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Fast Comment USFed on course for rate hike in December

  1. Fed leaves rates on hold, as expected
  2. Minor tweaks to press statement; Fed on course for rate hike in December
  3. We expect the Fed to continue to raise rates once a quarter; midterms do not change the outlook
Fed leaves rates on hold, as expected
As widely expected, the Fed maintained the target range for the federal funds rate at 2.00-2.25 percent at the FOMC meeting that concluded today. The vote was unanimous. The meeting was not followed by a press conference or update on the economic projection, so the communication was limited to the press release, which contained little new information. This is the final meeting with no scheduled press conference; the Fed chairman Jerome Powell will answer questions after every meeting starting next year.
Minor tweaks to press statement; Fed on course for rate hike in December
The changes to the press statement were minor, as incoming data on economic activity has provided little reason for the Fed to change its outlook. Some modest changes to the descriptive language acknowledge the recent data (the unemployment rate has “declined” rather than “stayed low”; fixed investment “has moderated from its rapid pace earlier in the year” rather than “has grown strongly”), but there are no substantive changes to the rest of the text. As widely expected, the statement did not comment on the recent stock market turmoil. With the latest data showing that activity has continued to expand at a rapid pace, we believe it would take much more serious stock market weakness for the Fed to reconsider its plans for further interest rate hikes. All in all, everything points to the next hike taking place in December, which is also largely priced in by markets.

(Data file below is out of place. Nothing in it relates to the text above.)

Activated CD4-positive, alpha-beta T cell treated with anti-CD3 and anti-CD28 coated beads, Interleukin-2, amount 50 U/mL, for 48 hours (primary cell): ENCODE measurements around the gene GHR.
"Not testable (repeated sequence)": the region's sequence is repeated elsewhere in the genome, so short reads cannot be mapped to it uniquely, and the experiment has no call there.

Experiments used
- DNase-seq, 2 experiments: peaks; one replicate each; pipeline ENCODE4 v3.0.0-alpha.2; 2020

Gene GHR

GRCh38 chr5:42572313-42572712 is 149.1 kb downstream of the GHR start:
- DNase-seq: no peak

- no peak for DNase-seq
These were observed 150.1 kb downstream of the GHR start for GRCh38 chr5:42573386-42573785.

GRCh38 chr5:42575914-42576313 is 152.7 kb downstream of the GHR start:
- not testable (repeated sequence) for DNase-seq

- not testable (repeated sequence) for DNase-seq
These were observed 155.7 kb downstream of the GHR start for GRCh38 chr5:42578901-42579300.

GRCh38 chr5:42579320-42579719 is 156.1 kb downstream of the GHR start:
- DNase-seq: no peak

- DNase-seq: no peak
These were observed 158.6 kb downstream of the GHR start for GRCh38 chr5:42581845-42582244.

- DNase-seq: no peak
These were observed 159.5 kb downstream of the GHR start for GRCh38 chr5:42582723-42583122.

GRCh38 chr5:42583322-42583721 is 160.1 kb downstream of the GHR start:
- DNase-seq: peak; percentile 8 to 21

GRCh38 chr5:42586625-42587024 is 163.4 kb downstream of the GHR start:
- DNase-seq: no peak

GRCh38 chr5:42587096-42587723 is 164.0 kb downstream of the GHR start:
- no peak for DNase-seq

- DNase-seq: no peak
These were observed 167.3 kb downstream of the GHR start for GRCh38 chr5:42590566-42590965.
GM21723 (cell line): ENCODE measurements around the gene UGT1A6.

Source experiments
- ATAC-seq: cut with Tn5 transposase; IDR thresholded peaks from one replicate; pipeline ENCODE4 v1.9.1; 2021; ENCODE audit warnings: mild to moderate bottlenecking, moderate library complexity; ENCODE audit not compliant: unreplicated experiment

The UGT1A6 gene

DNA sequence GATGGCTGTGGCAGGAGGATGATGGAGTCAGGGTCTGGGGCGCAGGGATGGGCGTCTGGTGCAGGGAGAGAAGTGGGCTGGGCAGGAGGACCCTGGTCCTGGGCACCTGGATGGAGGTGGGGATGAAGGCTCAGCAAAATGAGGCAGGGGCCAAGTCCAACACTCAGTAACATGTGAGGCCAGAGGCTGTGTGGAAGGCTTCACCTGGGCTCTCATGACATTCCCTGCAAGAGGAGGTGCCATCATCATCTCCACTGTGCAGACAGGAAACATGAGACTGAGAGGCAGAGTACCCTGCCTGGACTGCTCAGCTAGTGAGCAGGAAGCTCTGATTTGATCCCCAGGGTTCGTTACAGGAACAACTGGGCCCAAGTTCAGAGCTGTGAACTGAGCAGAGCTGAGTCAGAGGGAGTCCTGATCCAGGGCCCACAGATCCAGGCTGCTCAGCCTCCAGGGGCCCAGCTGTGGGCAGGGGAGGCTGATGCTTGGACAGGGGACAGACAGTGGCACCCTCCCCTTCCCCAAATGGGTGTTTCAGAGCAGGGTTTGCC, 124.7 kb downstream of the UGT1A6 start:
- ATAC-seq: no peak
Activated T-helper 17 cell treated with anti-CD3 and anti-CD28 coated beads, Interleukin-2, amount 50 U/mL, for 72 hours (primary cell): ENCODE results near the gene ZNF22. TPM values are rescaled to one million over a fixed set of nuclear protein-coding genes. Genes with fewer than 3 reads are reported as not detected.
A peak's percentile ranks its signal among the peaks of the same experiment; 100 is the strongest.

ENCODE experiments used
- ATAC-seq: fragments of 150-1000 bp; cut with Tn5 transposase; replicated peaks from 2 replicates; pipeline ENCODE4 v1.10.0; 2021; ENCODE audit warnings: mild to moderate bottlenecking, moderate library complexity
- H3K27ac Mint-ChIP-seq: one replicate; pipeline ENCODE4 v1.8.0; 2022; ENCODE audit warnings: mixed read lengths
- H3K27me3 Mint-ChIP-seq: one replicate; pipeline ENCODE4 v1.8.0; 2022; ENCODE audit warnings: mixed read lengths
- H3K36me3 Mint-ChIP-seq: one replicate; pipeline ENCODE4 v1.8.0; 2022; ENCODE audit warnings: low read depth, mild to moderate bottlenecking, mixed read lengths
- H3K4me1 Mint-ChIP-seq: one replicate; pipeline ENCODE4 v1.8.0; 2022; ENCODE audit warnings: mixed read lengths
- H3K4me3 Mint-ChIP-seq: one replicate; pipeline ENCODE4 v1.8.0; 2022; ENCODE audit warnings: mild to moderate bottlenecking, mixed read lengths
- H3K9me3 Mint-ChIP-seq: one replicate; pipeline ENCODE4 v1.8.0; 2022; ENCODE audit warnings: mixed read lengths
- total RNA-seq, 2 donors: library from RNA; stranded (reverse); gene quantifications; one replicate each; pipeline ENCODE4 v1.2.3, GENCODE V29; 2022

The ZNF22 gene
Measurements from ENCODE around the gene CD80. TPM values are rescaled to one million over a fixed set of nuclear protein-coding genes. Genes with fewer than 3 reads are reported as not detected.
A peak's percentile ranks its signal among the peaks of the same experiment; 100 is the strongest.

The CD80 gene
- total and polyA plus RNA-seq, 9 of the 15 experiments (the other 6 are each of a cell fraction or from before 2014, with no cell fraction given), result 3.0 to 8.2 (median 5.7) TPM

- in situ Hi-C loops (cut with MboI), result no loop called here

We expect the Fed to continue to raise rates once a quarter; midterms do not change the outlook
The labour market is tight and there are signs that wage pressure is building. Additionally, inflation has increased, and core PCE inflation is now running at the Fed’s two percent target. That should keep the pressure on the Fed to continue raising interest rates once a quarter, we believe. We expect the Fed to hike the fed funds rate in December and twice in 2019 (March and June). By that stage, we think weaker growth will prompt the Fed to move to the sidelines, with the next step likely to be rate cuts in 2020. The midterm elections are unlikely to have a significant bearing on the economy in the near term, in our view. However, given the outcome of the midterm elections, with a divided Congress, we should expect the next couple of years to bring legislative gridlock. The chances of further fiscal stimulus next year and 2020 are therefore low.

Disclaimer
Anders Bergvall

Anders Bergvall

Senior Economist

Thematic analysis and USA

anbe83@handelsbanken.se

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